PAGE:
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Israeli experts train Indian farmers in advanced agricultural practices to cultivate Dates in Gujarat

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Kutch (Gujarat), March 23, 2017: In the semi-arid Kutch region of Gujarat, Israeli experts have been training batches of Indian farmers in advanced agricultural practices to cultivate dates. The initiative, which is part of the bigger Indo-Israel Agriculture Project, is a further boost to the ‘already progressive’ farmers of the region who have been growing a range of fruits and even exporting them to countries like the UAE and the UK.

According to Falgun Modh, Deputy Director of the Horticulture Department in Kutch, the partnership on this particular initiative, which began in 2009-10, is now in the third phase and has been successful in giving a much-needed impetus to farmers to learn the latest farming technology to remain abreast with changing times.

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‘The role of Israeli experts has been mainly to provide technical support. The concept of tissue culture, on which there was no expertise here, is being taught, and so are other things like how to raise a nursery and post-harvest technology so that the produce can last longer and farmers can earn a good profit,’ Modh said.

The Indian harvest of dates, farmers say, coincides with the monsoon and therefore this perishable fruit has to be consumed in the raw form instead of the stage at which it is exported. Post-harvest technology will help farmers deal with this issue.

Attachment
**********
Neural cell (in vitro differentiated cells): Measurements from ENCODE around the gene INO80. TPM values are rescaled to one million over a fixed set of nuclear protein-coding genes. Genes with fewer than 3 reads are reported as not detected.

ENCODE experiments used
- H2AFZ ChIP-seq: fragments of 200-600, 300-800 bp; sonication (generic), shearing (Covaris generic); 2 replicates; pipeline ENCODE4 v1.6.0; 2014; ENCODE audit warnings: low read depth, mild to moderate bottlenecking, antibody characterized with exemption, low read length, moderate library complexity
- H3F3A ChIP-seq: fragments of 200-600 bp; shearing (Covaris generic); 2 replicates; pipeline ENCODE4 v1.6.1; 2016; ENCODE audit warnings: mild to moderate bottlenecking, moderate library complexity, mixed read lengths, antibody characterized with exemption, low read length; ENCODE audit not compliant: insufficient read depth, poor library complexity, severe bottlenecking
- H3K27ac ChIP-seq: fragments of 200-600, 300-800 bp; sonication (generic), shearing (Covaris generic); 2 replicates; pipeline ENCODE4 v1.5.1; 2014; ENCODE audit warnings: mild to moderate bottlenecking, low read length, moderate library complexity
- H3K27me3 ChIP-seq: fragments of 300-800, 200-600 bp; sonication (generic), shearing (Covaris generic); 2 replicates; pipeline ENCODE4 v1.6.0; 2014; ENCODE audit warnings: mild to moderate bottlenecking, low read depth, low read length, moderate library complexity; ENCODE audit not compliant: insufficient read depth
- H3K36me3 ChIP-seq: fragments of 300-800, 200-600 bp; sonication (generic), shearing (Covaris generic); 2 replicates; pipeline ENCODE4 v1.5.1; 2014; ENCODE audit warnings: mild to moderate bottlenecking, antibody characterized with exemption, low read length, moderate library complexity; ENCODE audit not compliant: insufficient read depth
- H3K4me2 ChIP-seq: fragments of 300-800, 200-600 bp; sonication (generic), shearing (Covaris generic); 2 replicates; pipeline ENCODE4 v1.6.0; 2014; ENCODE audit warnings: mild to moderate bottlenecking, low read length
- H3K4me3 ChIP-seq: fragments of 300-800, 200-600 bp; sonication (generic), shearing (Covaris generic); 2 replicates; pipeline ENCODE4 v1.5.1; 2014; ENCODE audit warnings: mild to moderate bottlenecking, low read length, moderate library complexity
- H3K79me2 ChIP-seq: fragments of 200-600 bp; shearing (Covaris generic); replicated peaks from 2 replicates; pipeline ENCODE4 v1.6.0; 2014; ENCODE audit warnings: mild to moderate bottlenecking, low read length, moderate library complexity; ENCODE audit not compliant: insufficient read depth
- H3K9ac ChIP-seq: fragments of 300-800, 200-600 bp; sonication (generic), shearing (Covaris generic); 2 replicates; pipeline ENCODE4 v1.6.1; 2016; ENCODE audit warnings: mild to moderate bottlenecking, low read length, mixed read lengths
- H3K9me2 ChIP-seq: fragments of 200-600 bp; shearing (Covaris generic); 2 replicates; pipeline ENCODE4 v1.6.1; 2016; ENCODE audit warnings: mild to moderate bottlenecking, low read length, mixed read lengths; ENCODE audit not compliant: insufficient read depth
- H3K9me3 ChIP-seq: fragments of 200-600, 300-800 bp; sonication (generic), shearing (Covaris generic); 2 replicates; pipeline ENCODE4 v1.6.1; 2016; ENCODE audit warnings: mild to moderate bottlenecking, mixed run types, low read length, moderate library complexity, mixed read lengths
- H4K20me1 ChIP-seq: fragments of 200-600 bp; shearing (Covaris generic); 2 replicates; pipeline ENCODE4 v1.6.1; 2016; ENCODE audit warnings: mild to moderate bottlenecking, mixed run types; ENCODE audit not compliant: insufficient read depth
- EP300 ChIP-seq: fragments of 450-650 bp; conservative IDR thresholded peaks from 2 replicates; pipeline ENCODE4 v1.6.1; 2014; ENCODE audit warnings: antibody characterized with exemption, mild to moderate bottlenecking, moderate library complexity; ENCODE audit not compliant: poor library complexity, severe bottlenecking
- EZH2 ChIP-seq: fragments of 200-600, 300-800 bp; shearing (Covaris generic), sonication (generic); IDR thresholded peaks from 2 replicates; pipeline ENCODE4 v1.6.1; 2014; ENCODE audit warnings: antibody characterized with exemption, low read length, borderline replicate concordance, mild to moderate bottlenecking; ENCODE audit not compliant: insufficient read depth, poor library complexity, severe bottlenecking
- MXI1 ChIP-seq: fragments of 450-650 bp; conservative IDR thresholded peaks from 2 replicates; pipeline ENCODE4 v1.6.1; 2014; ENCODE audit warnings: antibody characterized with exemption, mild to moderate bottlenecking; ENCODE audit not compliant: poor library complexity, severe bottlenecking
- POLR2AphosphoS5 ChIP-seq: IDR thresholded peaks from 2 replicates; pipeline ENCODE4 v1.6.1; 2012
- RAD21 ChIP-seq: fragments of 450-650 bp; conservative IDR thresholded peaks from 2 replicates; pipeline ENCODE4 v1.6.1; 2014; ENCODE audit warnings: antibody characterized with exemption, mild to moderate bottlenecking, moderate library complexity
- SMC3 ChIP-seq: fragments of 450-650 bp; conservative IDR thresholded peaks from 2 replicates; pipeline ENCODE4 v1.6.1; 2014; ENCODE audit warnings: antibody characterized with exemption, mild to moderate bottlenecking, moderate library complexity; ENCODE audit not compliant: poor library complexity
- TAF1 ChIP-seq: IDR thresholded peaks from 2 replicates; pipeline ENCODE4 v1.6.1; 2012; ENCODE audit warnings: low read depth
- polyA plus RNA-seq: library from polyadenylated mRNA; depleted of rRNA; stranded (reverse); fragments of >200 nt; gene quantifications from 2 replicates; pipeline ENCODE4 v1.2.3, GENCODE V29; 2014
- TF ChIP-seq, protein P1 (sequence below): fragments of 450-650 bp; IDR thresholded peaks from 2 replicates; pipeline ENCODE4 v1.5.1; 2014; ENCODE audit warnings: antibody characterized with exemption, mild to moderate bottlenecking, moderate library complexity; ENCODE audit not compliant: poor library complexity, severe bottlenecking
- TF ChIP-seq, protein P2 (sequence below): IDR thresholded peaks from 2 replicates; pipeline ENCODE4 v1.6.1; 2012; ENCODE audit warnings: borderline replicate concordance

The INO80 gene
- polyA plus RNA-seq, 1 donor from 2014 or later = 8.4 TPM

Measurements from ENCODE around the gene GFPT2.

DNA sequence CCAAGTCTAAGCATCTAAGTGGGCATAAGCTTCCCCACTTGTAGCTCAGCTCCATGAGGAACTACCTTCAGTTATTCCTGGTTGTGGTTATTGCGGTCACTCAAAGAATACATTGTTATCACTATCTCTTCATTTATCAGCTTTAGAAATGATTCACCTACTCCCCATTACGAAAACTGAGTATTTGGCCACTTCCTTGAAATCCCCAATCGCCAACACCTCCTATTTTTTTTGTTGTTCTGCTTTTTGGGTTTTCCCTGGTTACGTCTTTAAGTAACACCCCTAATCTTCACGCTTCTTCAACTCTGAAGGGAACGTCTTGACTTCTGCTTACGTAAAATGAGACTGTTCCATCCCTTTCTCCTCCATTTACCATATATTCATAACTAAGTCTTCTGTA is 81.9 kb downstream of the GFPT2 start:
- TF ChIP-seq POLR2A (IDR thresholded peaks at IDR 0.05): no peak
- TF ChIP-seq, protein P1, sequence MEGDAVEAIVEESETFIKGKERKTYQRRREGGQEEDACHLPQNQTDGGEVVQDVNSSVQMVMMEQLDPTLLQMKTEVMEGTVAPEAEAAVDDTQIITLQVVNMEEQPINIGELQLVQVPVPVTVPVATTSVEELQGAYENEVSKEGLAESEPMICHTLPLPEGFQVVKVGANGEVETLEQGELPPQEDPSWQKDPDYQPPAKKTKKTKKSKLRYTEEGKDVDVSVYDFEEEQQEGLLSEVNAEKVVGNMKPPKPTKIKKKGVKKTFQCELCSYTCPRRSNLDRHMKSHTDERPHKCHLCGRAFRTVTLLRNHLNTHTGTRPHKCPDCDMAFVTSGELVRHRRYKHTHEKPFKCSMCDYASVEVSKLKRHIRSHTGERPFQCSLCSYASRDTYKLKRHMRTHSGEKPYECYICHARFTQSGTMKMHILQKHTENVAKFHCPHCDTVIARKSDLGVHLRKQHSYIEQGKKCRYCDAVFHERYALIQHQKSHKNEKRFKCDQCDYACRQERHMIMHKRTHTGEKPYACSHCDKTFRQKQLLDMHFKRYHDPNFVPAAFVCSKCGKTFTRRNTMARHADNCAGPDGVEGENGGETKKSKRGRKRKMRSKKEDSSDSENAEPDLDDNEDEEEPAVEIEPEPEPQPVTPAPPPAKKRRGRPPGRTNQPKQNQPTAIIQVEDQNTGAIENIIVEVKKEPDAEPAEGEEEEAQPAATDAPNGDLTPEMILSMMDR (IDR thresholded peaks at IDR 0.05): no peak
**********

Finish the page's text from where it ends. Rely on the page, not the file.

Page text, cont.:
Having said that, farmers of the region are quite progressive when it comes to adopting new techniques in agriculture and some are already exporting dates, apart from other fruits, to countries such as the UAE. In Kutch, it’s usually the Barhi date variety that is cultivated. Originally from Iraq, the Barhi variety is in high demand in Europe, Malaysia, Canada, and the US, according to farmers.

According to Modh, there have been a series of seminars, and a two-day programme was organised recently for 150 farmers. ‘Thanks to a translator, although the experts spoke in Hebrew, there was no communication barrier,’ he said.

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The Indo-Israel Agriculture Project involves setting up of centres of excellence through which Israeli knowhow is being brought to local farmers through hands-on training and Israeli technology, thereby increasing productivity and crop diversity.

To begin with, nine states, including Bihar, Gujarat, Haryana, Karnataka, Maharashtra, Punjab, Rajasthan, Tamil Nadu and Uttar Pradesh, were picked for the centres of excellence. States can have more than one centre of excellence, building expertise in a particular fruit cultivation or in other fields such as beekeeping and floriculture. Now six more states — Andhra Pradesh, Goa, Madhya Pradesh, Mizoram, Telangana and West Bengal — have been added to the list.

In the case of Kutch, the centre of excellence for dates is coming up near Bhuj, Modh said.

In the third phase of the project, apart from setting up new centres, new activities such as post-harvest technology, water recycling, agricultural machinery, and organic farming will be explored in these centres. (IANS)

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Mahalaya: Beginning of “Devipaksha” in Bengali Celebration of ‘Durga Puja’

“Mahalaya” is the auspicious occasion that marks the beginning of “Devipaksha” and the ending of “Pitripaksha” and heralds the celebration of Durga Puja

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Mahalaya morning in Kolkata. Flickr